Canute married the widow of King Ethelred "The Unready" of England, namely, Queen Emma, to give his succession to the English throne a sense of continuity as well as to neutralize any possibility that her brother, Duke Richard II of Normandy, might support the claims of Ethelred's sons who were under his protection. Emma, oddly enough, was Canute's cousin on her mother's side; for, her mother, Gunnora, was one of the sisters of Canute's father, Sven "The Dane." Canute, by Emma, begot a son, Hardeknut, and a daughter, Gunhild [baptised Kunigunde]. Canute also had an illegitimate son, Sven (Sweyn; Svegn), by his common-law wife, Elfgifu (Elgive), daughter of Elfhelm, Ealdorman of Northampton, who was formerly the mistress of King [St.] Olaf II of Norway (d1030), by whom she was the mother of another illegitimate son, Magnus, a later claimant to the English throne. Magnus was expelled by Canute in 1028, and, in 1029, found refuge in Russia at the court of Yaroslav I "The Wise," Grand-Duke [King] of Kiev [Russia]. His mother, Elfgifu, was also the mother of Canute's illegitimate son, Harold "Harefoot," Magnus' half-brother. Canute died in 1035 [age 38/40] in the nineteenth year of his reign. He was buried at Winchester in the New Minster along beside the Old English Kings. His bones now lie in one of the mortuary chests there. His empire fell apart after his death due to strife among his family members. His illegitimate son Sven was killed by another son, his lawful son and heir, Hardeknut, whose succession was challenged by his step-brother, Magnus. Hardeknut was proclaimed king on his father's death, however, he was out of the country at the time, and his mother, Queen Emma, Canute's widow, reigned as regent during his absence.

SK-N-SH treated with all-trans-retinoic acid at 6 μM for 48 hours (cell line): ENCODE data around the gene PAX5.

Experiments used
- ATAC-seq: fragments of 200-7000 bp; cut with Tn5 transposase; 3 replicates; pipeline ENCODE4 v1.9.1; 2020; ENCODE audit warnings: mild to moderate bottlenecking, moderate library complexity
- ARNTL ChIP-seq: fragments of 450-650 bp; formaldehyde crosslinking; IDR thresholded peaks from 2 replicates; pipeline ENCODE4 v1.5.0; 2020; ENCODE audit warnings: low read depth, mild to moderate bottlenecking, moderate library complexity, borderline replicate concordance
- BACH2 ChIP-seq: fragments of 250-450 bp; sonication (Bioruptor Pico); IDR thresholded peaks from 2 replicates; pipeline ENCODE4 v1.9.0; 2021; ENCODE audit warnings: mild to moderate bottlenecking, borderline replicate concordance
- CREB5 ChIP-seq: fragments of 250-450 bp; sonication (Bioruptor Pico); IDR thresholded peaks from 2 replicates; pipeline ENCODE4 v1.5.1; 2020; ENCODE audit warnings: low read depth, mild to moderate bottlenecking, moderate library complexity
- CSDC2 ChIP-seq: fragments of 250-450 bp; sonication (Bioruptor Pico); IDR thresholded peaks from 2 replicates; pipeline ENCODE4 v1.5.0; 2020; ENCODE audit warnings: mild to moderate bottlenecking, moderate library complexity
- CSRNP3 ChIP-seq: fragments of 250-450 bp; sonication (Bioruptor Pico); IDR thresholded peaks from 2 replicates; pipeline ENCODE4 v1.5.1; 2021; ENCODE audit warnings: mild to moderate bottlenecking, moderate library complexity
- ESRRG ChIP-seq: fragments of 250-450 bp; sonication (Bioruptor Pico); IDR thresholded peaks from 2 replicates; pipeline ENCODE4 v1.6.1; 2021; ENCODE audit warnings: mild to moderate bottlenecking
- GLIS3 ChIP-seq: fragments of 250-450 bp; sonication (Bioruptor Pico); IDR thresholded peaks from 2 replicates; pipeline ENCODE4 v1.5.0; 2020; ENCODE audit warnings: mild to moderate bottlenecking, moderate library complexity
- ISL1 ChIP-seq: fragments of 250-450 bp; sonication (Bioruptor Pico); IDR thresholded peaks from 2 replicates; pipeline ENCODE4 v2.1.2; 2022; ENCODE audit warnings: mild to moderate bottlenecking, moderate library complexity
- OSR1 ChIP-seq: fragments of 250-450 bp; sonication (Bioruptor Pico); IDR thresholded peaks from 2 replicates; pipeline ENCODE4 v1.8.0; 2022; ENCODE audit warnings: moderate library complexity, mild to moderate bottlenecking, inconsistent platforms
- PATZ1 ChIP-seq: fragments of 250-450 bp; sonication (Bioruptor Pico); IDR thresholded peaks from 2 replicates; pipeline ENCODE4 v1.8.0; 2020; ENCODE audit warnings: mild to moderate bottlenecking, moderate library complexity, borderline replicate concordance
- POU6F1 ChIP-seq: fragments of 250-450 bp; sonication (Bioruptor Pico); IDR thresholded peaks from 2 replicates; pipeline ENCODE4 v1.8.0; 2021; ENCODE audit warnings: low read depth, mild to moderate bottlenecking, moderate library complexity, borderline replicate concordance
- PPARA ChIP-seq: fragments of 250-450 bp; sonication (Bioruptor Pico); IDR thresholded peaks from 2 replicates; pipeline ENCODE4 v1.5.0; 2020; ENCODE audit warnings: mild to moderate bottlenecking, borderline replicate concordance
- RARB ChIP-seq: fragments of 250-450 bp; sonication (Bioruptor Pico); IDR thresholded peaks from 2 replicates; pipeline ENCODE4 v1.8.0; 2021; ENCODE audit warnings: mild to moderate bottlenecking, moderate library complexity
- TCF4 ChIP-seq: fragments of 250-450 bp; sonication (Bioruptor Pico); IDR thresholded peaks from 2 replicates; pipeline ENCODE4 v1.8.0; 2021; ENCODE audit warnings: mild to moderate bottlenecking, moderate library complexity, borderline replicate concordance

Emma of Normandy
Emma of Normandy
Emma of Normandy

EMMA, Queen & Regent,

was regent for her son, Hardiknut, during his absence.


Harold I Harefoot
Harold I "Harefoot"
Harold I "Harefoot"